Here's an amazing review of the app DaisyDisk by a good friend Hung Nguyen. It's his first guest post here on elijahnicolas.com and I can't wait for more from him in 2014. Let's give him a warm welcome with retweets and comments!
DaisyDisk by Hung Nguyen
Critically low on disk space to where I no longer could make full backups of my iPhone, I dug into the usual suspects folders such as Downloads, Movies, and my Other folder ::wink:: to do some housecleaning, only to discover that they consumed a scant amount of space. Of the 159 GB, paltry by todays standards I know, where the f**k was 60% of it? I spent about fifteen more minutes digging through a few Finder windows, and then I opened up iTunes, my eyes glazed over by the multitude of indicators, buttons, and menus, and I said to myself "You could spend the next hour fumbling your way through this godforsaken app, or you can find a good diskspace management app and let it do the work while you make yourself a sandwich." Well I don't think I have to tell you which option I chose.
I chose the latter option dammit. A quick Google search and up came a flowery titled app called DaisyDisk. The name made me smile, and a review I read online was glowing. Easy to use and I only have to spend $10? Now we're talking. Bought it through the AppStore and it arrived in seconds. Upon startup, the software asks that you give it permission to read your hard drive, a one time drag and drop operation. Easy enough. Click on SCAN and wait a few minutes. For my 159 GB hard drive on an old 2GHZ Core 2 Duo, I believe it took roughly 6-8 minutes to complete. During this time I happened to connect my WD My Book external drive and DaisyDisk automatically detected and displayed it in its UI; the active scan on the primary drive was unaffected. Nice.
After the scan completed, I was presented a high level analysis of the disk usage. My main user profile happened to be using almost 90% of the disk space, Applications used the second most, and so on. But here's where I became impressed. When I clicked on the info table, which was color coded and easy to read, the UI smoothly drilled down to the next level. The animations and menu transitions are reminiscent of Minority Report in its fluidity and sleekness.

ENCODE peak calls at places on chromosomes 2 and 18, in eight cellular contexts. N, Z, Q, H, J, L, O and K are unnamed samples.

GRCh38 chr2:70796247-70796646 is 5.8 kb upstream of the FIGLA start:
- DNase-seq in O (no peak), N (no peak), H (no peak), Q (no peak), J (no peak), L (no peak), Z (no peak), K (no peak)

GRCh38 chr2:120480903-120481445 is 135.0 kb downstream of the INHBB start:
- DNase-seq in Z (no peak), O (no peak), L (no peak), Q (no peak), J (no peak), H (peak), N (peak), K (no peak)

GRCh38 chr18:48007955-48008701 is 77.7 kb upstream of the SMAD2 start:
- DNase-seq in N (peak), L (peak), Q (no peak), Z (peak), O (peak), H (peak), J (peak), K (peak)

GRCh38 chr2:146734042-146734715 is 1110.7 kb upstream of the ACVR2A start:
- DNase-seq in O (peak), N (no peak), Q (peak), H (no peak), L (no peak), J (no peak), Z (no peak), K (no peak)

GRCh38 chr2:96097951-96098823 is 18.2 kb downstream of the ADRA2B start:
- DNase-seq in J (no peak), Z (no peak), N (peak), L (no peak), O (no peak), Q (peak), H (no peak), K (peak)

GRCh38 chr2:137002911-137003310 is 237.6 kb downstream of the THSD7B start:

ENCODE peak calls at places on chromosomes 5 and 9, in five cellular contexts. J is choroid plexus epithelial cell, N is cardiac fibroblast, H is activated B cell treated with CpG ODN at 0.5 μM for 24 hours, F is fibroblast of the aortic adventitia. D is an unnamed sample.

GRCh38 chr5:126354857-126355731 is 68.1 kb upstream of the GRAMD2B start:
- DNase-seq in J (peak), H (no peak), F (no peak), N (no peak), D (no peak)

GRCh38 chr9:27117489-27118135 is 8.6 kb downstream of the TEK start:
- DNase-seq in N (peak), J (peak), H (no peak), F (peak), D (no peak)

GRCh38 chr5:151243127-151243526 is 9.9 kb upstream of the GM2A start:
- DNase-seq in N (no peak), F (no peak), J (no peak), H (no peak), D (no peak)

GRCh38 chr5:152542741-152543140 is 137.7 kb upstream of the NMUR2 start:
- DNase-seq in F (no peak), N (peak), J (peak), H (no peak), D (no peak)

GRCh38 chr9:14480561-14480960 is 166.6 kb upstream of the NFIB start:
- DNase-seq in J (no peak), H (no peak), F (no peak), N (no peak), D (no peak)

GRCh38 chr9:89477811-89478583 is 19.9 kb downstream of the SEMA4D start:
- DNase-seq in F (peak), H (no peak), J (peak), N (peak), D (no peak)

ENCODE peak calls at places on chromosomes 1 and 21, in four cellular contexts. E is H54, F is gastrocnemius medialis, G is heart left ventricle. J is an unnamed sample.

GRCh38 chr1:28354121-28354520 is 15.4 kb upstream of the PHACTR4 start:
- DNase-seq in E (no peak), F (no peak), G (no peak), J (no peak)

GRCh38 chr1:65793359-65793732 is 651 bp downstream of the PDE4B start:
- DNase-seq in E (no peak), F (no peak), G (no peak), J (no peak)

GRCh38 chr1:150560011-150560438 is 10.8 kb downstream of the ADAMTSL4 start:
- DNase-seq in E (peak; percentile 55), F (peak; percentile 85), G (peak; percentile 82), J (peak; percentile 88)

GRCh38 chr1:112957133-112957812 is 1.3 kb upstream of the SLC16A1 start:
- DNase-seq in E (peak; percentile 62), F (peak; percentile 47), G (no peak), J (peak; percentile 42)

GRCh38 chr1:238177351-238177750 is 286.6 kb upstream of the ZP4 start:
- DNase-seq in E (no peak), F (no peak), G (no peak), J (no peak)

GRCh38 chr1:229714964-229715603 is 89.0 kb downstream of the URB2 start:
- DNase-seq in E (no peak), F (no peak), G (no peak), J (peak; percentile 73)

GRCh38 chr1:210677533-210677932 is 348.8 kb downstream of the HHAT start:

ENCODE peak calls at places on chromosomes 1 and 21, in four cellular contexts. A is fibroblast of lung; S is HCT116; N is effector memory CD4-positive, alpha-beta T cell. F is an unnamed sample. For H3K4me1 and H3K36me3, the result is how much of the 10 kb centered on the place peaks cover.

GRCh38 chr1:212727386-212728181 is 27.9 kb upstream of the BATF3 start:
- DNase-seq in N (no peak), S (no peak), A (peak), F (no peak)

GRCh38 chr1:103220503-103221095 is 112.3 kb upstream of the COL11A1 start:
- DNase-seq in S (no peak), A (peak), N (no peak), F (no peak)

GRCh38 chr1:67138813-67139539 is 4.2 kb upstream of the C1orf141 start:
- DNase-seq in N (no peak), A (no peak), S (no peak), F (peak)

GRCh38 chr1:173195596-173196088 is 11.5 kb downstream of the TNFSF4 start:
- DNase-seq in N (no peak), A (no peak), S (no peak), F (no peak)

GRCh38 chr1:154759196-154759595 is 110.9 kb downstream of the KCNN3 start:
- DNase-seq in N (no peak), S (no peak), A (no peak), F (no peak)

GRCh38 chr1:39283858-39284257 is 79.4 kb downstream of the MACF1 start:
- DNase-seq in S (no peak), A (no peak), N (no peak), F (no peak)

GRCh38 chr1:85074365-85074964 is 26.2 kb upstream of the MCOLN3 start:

Alright, the Pictures folder is using a fair amount, which was to be expected from a self-professed abuser of selfies, but what's this? The Music folder was taking a significant amount of space, much more than I had expected. All my music listening is through streaming services. Intrigued, I dug deeper, again by simply clicking on the file items displayed in the analysis table. Eventually, the app revealed that Podcasts and iTunesU were using about 20 GB of space. It reminded me of the time I subscribed in a flurry to thirty different podcasts as part of an ill-fated effort to get smart. Tell me how that worked out, I ask you.
Best of all, DaisyDisk makes it dead simple to delete these files. You drag the files/folders you want to delete, in my case entire folders of Podcast and iTunesU subscriptions, to a designated area in the UI which acts as a sort of dumpster. When there is any item in the dumpster, a Delete button appears alongside some topical info about its contents. Once you're ready to delete all that crap, you click on Delete, and you get a 5 second countdown to stop the process before DaisyDisk takes out the trash for good. The application gives ample warning these files will be permanently deleted in case you think this is all fun and games. This is not a game.
Upon deletion of all your educational media you procured with deluded aspirations, DaisyDisk congratulates you with a cheeky message about how you should feel good for being able to delete a file. The message went something like "Yee-haw! You just deleted your files!" or some close approximation to it. You even have the option of tweeting your accomplishment if you're one of those types. Overall, DaisyDisk is impressive software and I highly recommended it.